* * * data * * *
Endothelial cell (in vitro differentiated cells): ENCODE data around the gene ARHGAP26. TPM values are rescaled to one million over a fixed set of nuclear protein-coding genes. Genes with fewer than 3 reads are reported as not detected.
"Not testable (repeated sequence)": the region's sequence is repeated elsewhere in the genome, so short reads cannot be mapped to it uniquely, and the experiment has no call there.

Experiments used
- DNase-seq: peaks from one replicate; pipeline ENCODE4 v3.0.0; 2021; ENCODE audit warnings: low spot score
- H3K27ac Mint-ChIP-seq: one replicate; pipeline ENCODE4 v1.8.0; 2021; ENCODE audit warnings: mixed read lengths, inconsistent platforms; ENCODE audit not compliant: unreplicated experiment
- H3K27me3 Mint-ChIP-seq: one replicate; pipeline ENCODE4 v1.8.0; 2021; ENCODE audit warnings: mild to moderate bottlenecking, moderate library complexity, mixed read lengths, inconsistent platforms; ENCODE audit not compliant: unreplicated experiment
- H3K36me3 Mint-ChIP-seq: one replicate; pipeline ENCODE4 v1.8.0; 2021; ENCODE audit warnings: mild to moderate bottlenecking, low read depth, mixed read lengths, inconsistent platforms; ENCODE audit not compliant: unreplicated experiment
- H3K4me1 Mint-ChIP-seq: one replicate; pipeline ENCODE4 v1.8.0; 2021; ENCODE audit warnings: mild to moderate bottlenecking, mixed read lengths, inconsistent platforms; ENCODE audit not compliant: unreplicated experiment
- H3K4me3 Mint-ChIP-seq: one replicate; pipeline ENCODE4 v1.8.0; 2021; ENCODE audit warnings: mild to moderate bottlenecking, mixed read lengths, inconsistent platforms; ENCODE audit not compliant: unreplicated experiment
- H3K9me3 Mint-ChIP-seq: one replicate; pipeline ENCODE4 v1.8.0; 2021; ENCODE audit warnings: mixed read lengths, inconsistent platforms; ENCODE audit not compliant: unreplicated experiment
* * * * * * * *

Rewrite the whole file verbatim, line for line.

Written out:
Endothelial cell (in vitro differentiated cells): ENCODE data around the gene ARHGAP26. TPM values are rescaled to one million over a fixed set of nuclear protein-coding genes. Genes with fewer than 3 reads are reported as not detected.
"Not testable (repeated sequence)": the region's sequence is repeated elsewhere in the genome, so short reads cannot be mapped to it uniquely, and the experiment has no call there.

Experiments used
- DNase-seq: peaks from one replicate; pipeline ENCODE4 v3.0.0; 2021; ENCODE audit warnings: low spot score
- H3K27ac Mint-ChIP-seq: one replicate; pipeline ENCODE4 v1.8.0; 2021; ENCODE audit warnings: mixed read lengths, inconsistent platforms; ENCODE audit not compliant: unreplicated experiment
- H3K27me3 Mint-ChIP-seq: one replicate; pipeline ENCODE4 v1.8.0; 2021; ENCODE audit warnings: mild to moderate bottlenecking, moderate library complexity, mixed read lengths, inconsistent platforms; ENCODE audit not compliant: unreplicated experiment
- H3K36me3 Mint-ChIP-seq: one replicate; pipeline ENCODE4 v1.8.0; 2021; ENCODE audit warnings: mild to moderate bottlenecking, low read depth, mixed read lengths, inconsistent platforms; ENCODE audit not compliant: unreplicated experiment
- H3K4me1 Mint-ChIP-seq: one replicate; pipeline ENCODE4 v1.8.0; 2021; ENCODE audit warnings: mild to moderate bottlenecking, mixed read lengths, inconsistent platforms; ENCODE audit not compliant: unreplicated experiment
- H3K4me3 Mint-ChIP-seq: one replicate; pipeline ENCODE4 v1.8.0; 2021; ENCODE audit warnings: mild to moderate bottlenecking, mixed read lengths, inconsistent platforms; ENCODE audit not compliant: unreplicated experiment
- H3K9me3 Mint-ChIP-seq: one replicate; pipeline ENCODE4 v1.8.0; 2021; ENCODE audit warnings: mixed read lengths, inconsistent platforms; ENCODE audit not compliant: unreplicated experiment